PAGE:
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Configuration library for JVM languages
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README.md

Configuration library for JVM languages.

Overview

  • implemented in plain Java with no dependencies
  • extensive test coverage
  • supports files in three formats: Java properties, JSON, and a human-friendly JSON superset
  • merges multiple files across all formats
  • can load from files, URLs, or classpath
  • good support for "nesting" (treat any subtree of the config the same as the whole config)
  • users can override the config with Java system properties, java -Dmyapp.foo.bar=10
  • supports configuring an app, with its framework and libraries, all from a single file such as application.conf
  • parses duration and size settings, "512k" or "10 seconds"
  • converts types, so if you ask for a boolean and the value is the string "yes", or you ask for a float and the value is an int, it will figure it out.
  • JSON superset features:
    • comments
    • includes
    • substitutions ("foo" : ${bar}, "foo" : Hello ${who})
    • properties-like notation (a.b=c)
    • less noisy, more lenient syntax
    • substitute environment variables

This library limits itself to config files. If you want to load config from a database or something, you would need to write some custom code. The library has nice support for merging configurations so if you build one from a custom source it's easy to merge it in.

License

The license is Apache 2.0, see LICENSE-2.0.txt.

Bugs and Patches

Report bugs to the GitHub issue tracker. Send patches as pull requests on GitHub.

Along with any pull requests (or other means of contributing), please state that the contribution is your original work (or that you have the authority to license it) and that you license the work under the Apache 2.0 license.

Whether or not you state this explicitly, by submitting any copyrighted material via pull request, email, or other means you agree to license your the material under the Apache 2.0 license and warrant that you have the legal authority to do so.

Build

The build uses sbt and the tests are written in Scala; however, the library itself is plain Java and the published jar has no Scala dependency.

API Example

Config conf = ConfigFactory.load();
int bar1 = conf.getInt("foo.bar");
Config foo = conf.getConfig("foo");
int bar2 = foo.getInt("bar");

Longer Examples

See the examples in the examples/ directory.

You can run these from the sbt console with the commands project simple-app and then run.

In brief, as shown in the examples:

  • libraries should use a Config instance provided by the app, if any, and use ConfigFactory.load() if no special Config is provided. Libraries should put their defaults in a reference.conf on the classpath.
  • apps can create a Config however they want (ConfigFactory.load() is easiest and least-surprising), then provide it to their libraries. A Config can be created with the parser methods in ConfigFactory or built up from any file format or data source you like with the methods in ConfigValueFactory.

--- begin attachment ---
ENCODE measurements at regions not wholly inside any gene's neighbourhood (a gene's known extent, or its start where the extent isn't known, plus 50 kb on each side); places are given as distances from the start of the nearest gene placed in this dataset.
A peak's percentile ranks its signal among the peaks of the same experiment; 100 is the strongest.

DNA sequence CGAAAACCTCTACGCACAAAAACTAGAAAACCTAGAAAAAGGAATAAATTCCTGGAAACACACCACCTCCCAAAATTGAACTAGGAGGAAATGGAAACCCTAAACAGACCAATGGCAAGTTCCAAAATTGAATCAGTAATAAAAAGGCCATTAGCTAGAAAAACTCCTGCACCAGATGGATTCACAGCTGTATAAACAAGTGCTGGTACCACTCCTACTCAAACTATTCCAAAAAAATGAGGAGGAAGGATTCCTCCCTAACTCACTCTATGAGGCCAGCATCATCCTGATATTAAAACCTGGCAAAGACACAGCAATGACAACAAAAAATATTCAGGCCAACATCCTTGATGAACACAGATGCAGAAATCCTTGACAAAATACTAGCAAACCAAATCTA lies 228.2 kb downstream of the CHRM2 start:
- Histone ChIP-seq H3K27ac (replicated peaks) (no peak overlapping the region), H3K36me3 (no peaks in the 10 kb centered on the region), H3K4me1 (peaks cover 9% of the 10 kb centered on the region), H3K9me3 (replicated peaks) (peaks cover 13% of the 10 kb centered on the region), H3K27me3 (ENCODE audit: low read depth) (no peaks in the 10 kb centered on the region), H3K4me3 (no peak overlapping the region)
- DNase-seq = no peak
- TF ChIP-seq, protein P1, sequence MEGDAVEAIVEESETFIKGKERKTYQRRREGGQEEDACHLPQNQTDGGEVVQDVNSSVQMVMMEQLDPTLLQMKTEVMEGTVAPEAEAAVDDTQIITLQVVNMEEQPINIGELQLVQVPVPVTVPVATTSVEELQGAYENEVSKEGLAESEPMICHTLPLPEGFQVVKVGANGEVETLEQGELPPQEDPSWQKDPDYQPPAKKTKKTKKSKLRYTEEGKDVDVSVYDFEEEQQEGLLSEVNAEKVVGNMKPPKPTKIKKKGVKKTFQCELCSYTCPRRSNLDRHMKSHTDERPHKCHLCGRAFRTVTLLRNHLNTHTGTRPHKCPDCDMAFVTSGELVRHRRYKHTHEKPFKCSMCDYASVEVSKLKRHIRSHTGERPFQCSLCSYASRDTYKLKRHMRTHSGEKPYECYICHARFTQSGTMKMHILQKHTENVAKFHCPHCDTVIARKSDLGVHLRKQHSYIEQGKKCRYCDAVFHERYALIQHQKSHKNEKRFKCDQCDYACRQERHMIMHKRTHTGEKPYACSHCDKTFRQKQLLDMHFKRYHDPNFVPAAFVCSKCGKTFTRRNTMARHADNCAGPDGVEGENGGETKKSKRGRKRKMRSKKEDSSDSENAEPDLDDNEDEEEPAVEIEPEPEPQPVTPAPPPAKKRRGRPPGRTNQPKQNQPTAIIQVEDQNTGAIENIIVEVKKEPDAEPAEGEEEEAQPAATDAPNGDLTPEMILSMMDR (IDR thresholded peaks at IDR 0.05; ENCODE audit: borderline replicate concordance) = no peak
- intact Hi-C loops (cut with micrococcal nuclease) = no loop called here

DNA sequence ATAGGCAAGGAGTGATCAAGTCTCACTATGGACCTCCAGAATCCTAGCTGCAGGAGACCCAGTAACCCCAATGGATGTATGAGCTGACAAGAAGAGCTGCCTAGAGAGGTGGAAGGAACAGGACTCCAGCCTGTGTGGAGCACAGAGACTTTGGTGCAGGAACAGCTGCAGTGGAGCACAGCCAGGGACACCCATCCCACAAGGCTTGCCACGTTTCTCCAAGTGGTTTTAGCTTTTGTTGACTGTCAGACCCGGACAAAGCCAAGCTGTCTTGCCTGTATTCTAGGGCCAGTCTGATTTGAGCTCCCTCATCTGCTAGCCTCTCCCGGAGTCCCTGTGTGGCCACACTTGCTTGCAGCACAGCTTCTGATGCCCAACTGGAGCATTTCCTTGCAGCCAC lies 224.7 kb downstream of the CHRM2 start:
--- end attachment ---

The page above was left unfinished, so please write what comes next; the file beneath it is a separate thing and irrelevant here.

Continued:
Standard behavior

The convenience method ConfigFactory.load() loads the following (first-listed are higher priority):

  • system properties
  • application.conf (all resources on classpath with this name)
  • application.json (all resources on classpath with this name)
  • application.properties (all resources on classpath with this name)
  • reference.conf (all resources on classpath with this name)

The idea is that libraries and frameworks should ship with a reference.conf in their jar. Applications should provide an application.conf, or if they want to create multiple configurations in a single JVM, they could use ConfigFactory.load("myapp") to load their own myapp.conf.

Libraries and frameworks should default to ConfigFactory.load() if the application does not provide a custom Config object. Libraries and frameworks should also allow the application to provide a custom Config object to be used instead of the default, in case the application needs multiple configurations in one JVM or wants to load extra config files from somewhere.

For applications using application.{conf,json,properties}, system properties can be used to force a different config source:

  • config.resource specifies a resource name - not a basename, i.e. application.conf not application
  • config.file specifies a filesystem path, again it should include the extension, not be a basename
  • config.url specifies a URL

These system properties specify a replacement for application.{conf,json,properties}, not an addition. They only affect apps using the default ConfigFactory.load() configuration. In the replacement config file, you can use include "application" to include the original default config file; after the include statement you could go on to override certain settings.

JSON Superset

Tentatively called "Human-Optimized Config Object Notation" or HOCON, also called .conf, see HOCON.md in this directory for more detail.

Features of HOCON

  • Comments, with # or //
  • Allow omitting the {} around a root object
  • Allow = as a synonym for :
  • Allow omitting the = or : before a { so foo { a : 42 }
  • Allow omitting commas as long as there's a newline
  • Allow trailing commas after last element in objects and arrays
  • Allow unquoted strings for keys and values
  • Unquoted keys can use dot-notation for nested objects, foo.bar=42 means foo { bar : 42 }
  • Duplicate keys are allowed; later values override earlier, except for object-valued keys where the two objects are merged recursively
  • include feature merges root object in another file into current object, so foo { include "bar.json" } merges keys in bar.json into the object foo
  • include with no file extension includes any of .conf, .json, .properties
  • substitutions foo : ${a.b} sets key foo to the same value as the b field in the a object
  • substitutions concatenate into unquoted strings, foo : the quick ${colors.fox} jumped